FDA Issues Guidance on Gluten Labelling of Certain Drug Products
22 December 2017
The FDA has issued a draft guidance document on gluten in drug products and associated labelling recommendations. While the guidance does not establish any legally enforceable responsibilities, it conveys to drug manufacturers the FDA’s recommendations on how certain oral drug products should be labelled regarding gluten, which is a matter of interest to individuals with celiac disease. The guidance encourages manufacturers to have accurate information about their products’ gluten content available so that they can respond to questions from consumers and health care professionals.
The FDA’s food labelling regulations define gluten as proteins that naturally occur in wheat, barley and rye, or their cross-bred hybrids, and that may cause adverse health effects in persons with celiac disease (e.g., prolamins and glutelins). The guidance is limited to oral drug products because gluten is not believed to harm individuals with celiac disease through routes of exposure other than oral or enteral ingestion.
According to the FDA, if a drug includes an ingredient derived from wheat, barley or rye, the ingredient would most likely be wheat-derived. The amount of gluten potentially contributed by a wheat-derived ingredient to a unit dose of an oral drug product (unless that ingredient is wheat gluten itself or wheat flour) is expected to be less than 0.5 milligrams as a high estimate. Most oral drug products are not expected to contain ingredients derived from wheat, barley or rye, however, and the likelihood of them including more than one such ingredient is even less. Thus, it is expected that the amount of gluten potentially present in a unit dose of an oral drug product is less than the amount of gluten that could potentially be found in a single serving of a cookie (30 grams) labelled gluten-free in accordance with FDA regulations. Moreover, the amount of gluten estimated to be potentially present in a unit dose of an oral drug product (less than 0.5 mg) is significantly less than the range at which gluten is estimated to be present in a gluten-free diet (5 to 50 mg).
In light of all of this, the FDA believes that individuals who respond well to a gluten-free diet are at low risk of experiencing problems as a result of the possible presence of gluten in a drug product. However, the agency expects that they might choose to avoid using oral drug products labelled as containing wheat gluten or wheat flour as an ingredient in the absence of more information about the product’s actual gluten content. Accordingly, the FDA recommends that drug manufacturers that wish to make statements about gluten anywhere on oral drug product labels or in required labelling use the following statement, when it is truthful and substantiated: “Contains no ingredient made from a gluten-containing grain (wheat, barley, or rye).”
The FDA would interpret such a statement to mean that the manufacturer knows that no ingredient in the product was derived directly or indirectly from wheat, barley or rye, or their cross-bred hybrids. This would preclude, for example, the use of ingredients derived from wheat starch or from starch of unknown botanical origin. It would also preclude the use of ingredients produced through a fermentation process if the fermentation medium is not known to be free of ingredients derived from wheat, barley or rye, or their cross-bred hybrids.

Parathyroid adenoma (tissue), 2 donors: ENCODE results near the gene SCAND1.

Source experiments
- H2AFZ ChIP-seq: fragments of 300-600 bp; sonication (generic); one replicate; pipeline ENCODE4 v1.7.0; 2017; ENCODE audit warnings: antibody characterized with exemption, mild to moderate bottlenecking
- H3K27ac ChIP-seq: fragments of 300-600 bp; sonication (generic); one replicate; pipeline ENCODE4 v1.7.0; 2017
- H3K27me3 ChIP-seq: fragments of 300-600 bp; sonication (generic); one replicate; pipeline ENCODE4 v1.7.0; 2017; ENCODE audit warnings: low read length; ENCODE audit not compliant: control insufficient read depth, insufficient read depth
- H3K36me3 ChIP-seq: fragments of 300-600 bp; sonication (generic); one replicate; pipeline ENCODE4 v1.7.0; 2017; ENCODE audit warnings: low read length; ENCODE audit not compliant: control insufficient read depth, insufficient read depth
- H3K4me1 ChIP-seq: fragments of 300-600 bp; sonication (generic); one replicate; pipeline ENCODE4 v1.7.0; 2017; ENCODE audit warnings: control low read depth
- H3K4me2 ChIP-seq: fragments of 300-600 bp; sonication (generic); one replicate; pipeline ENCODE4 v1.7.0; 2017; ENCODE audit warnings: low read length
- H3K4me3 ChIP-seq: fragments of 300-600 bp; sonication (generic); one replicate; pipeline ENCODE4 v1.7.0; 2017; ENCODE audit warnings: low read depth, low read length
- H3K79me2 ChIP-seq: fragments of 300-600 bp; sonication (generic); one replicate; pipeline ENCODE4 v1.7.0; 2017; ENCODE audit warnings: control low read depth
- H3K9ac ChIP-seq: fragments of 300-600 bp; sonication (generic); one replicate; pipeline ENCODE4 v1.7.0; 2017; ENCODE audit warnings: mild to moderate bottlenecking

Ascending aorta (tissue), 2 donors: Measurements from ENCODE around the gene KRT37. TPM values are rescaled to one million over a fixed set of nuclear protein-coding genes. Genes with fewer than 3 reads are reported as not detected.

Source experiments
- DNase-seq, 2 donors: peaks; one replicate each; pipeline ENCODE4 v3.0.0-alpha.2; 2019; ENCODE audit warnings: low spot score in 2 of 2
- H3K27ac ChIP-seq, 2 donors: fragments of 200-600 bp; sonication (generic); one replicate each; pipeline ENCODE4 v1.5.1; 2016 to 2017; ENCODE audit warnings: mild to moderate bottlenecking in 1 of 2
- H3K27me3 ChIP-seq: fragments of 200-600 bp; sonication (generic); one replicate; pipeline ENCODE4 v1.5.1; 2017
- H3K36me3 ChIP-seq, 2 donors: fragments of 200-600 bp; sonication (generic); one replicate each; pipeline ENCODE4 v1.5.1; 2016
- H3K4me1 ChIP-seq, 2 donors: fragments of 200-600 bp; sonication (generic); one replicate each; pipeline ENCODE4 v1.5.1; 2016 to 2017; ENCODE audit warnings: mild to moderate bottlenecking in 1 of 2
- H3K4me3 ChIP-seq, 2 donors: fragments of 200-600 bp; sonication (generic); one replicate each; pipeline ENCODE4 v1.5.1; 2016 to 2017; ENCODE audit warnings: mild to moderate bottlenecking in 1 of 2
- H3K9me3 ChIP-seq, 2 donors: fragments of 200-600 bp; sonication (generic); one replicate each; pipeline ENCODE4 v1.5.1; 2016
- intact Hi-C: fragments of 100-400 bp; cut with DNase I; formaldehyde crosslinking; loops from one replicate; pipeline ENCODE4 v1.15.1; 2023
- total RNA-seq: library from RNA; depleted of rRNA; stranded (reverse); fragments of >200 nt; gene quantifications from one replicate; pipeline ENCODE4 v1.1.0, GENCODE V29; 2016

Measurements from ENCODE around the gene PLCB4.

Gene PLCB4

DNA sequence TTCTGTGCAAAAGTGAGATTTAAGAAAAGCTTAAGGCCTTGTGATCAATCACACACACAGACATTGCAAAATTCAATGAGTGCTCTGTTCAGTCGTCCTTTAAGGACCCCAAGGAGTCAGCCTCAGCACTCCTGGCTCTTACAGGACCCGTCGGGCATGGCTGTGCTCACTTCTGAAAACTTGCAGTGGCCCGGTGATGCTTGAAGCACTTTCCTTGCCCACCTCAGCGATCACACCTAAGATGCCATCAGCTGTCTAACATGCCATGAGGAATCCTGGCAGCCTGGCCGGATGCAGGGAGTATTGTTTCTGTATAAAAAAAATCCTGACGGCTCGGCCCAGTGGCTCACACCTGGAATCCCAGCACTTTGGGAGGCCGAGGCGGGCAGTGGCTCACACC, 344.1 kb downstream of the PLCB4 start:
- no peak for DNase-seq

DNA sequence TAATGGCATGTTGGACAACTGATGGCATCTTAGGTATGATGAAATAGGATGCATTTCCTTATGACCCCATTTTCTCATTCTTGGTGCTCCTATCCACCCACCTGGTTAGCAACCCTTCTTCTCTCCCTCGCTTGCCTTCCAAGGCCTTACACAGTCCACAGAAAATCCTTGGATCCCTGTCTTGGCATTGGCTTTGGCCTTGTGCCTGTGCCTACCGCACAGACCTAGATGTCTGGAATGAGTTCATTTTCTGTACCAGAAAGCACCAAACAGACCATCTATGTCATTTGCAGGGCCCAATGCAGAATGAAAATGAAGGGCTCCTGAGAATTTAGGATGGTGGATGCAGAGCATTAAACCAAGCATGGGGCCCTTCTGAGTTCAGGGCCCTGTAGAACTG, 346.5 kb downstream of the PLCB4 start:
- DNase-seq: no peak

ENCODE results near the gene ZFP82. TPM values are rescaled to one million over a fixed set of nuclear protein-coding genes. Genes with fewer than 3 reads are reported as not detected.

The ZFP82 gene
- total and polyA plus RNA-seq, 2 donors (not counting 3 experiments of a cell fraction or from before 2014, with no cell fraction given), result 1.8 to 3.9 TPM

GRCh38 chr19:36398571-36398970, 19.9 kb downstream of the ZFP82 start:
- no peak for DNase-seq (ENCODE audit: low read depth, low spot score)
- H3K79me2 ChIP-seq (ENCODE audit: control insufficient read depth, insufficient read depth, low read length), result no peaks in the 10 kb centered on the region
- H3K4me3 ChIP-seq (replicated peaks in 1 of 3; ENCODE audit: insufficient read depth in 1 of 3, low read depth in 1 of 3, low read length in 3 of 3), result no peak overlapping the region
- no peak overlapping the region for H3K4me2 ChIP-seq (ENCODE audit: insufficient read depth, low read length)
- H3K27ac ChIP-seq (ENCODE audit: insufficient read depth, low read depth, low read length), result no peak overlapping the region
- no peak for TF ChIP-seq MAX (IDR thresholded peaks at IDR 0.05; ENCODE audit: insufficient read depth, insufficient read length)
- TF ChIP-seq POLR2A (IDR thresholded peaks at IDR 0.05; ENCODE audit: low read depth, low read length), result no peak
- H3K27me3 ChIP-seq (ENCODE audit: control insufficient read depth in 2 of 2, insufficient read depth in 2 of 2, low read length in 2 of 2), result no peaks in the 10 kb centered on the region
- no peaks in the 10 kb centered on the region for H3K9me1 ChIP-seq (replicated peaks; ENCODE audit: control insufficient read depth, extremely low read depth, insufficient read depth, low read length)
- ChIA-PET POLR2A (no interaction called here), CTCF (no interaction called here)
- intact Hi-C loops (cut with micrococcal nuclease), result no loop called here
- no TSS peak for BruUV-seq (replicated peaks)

The FDA encourages the use of this recommended labelling statement to provide health care professionals and consumers with consistent, clear, accurate and readily understood information about the gluten content of the pharmaceutical products they use. Moreover, this phrase allows easy searching for terms such as gluten and wheat. This recommended labelling statement does not describe a drug as gluten-free because the FDA has not established criteria for gluten-free statements on oral drug products and it may be difficult to substantiate that a drug product is free of gluten.
The FDA adds that firms are responsible for the truthfulness of their gluten-related labelling statements and for ensuring that the information related to their oral drug products supports the use of such statements. Firms should also have supporting information available, including information from ingredient suppliers about their processes and raw materials. For firms wishing to use the recommended labelling statement, substantiation for such a statement should include a written commitment from ingredient suppliers that, for each ingredient potentially derived from wheat, barley, rye or their cross-bred hybrids or produced through fermentation, these grains are not used in the production of the ingredient.
For statements other than the recommended labelling statement, the supporting information could vary by product. For example, firms may be able to test individual wheat-derived ingredients for the absence of nitrogen (indicating an absence of all protein, including gluten) or they may be able to provide information demonstrating that the processing of such ingredients removes the gluten.
- Medical Supplies & Medicine
- North America